Interesting. Oprah’s witch doctor. Out of Africa, but still enthralled with hocus pocus.
Brazilian faith healer forced women to work as fertility slaves on ‘baby farms,’ activist says
As if the allegations that the faith healer, who shot to fame after appearing on Oprah Winfrey’s show, sexually abused more than 600 women weren’t appalling enough, Brazilian activist Sabrina Bittencourt claims John of God (real name is Joao Teixeira de Faria) ran a baby-trafficking business for years on farms and mines he owned across Brazil.
Young girls were allegedly paid to live at these remote sites, where they were forcibly impregnated again and again, their babies sold to childless couples around the world. After 10 years of the constant abuse, Bittencourt says, the girls were murdered.
“We have got a number of testimonies,” the activist reported, claiming she spoke to women from at least three continents who purchased Brazilian babies from Teixeira for between $19,600 and $52,250.
“In exchange for food, they were impregnated and their babies sold on the black market. Hundreds of girls were enslaved over years, lived on farms in Goias, served as wombs to get pregnant, for their babies to be sold,” Bittencourt said. Her organization, Coame, helps women report sexual assault by religious leaders.
Bittencourt’s investigations initially led to Teixeira’s shocking arrest last month. He led authorities on a week-long chase before surrendering himself, and his police interrogations were marked by bizarre, seemingly supernatural phenomena.
Teixeira has so far been charged with two counts of rape and two counts of statutory rape in the continuing investigation. Last week, prosecutors added new charges that he and his son, Sandro Teixeira de Oliveira, threatened a victim at gunpoint, then attempted to bribe her to withdraw a sexual abuse complaint.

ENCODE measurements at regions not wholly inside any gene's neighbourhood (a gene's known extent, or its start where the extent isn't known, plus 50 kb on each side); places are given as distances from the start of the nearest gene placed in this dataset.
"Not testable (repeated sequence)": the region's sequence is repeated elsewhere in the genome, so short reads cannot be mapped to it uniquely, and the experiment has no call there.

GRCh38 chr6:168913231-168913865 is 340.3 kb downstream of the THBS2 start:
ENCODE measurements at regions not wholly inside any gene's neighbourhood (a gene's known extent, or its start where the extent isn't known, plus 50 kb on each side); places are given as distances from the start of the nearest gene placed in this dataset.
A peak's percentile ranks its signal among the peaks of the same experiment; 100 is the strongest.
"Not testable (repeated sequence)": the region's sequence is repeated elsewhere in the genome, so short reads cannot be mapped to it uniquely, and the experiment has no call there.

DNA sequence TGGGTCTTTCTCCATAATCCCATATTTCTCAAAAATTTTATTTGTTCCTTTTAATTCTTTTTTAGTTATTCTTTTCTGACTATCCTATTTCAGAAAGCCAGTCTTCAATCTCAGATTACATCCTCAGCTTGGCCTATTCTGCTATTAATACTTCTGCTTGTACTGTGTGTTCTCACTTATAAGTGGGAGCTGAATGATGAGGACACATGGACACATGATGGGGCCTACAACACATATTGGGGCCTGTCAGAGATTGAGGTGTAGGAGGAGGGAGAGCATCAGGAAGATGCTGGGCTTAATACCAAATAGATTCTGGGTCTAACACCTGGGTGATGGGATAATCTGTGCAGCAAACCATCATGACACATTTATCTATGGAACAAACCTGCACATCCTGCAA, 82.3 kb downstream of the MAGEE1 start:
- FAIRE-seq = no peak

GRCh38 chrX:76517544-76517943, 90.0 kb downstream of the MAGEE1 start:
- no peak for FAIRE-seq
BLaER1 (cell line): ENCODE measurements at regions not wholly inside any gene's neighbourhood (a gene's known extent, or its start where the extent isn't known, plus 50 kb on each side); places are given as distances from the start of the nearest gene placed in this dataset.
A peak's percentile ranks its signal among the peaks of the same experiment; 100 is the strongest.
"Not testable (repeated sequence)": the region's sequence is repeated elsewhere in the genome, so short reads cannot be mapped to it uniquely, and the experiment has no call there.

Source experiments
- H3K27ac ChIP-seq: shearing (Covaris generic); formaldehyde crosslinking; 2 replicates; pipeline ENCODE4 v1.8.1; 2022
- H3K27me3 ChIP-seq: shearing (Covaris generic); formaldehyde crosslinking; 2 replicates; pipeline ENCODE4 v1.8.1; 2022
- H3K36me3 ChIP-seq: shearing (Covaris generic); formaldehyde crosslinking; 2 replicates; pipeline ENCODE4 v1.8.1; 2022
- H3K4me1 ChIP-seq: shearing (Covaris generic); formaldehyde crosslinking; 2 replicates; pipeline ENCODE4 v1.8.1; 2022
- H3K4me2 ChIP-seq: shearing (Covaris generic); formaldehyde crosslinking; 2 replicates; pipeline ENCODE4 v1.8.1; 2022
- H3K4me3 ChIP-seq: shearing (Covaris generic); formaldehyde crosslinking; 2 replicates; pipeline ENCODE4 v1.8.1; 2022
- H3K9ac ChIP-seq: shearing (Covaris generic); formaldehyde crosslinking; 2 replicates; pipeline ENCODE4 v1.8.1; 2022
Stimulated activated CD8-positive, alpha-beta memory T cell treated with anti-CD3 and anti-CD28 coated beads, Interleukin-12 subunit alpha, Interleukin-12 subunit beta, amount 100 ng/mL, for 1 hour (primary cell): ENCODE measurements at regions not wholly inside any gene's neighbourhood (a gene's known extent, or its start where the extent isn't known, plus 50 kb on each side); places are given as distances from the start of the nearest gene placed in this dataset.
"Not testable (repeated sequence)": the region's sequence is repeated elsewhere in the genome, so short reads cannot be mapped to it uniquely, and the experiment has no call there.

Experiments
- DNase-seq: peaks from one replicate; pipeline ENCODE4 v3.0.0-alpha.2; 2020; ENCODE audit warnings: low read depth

Victims began coming forward after Dutch photographer Zahira Leeneke Maus revealed on Brazilian TV that Teixeira had manipulated her into sex acts. Nine Brazilian women shared similar stories anonymously, and the floodgates subsequently opened, with stories pouring forth from all over the world from women who came to the celebrated healer to be cured, blessed, or enlightened and were instead – they say – abused.
The women’s ages when they were assaulted ranged from nine to 67, investigators said, and the incidents occurred from the 1980s to present day. All the women, however, had a similar story: Teixeira had invited them for “private consultations” that devolved into sexual acts, ostensibly as part of their “cure.”
Even his daughter, Dalva Teixeira, claimed he raped and abused her for four years – till she became pregnant. Then, she said, he beat her so that she miscarried. Dalva denounced her father as a “monster” in an interview with Brazilian media.
Teixeira, who claims over 30 different entities working through him can cure cancer and other diseases, has maintained he is innocent of all charges.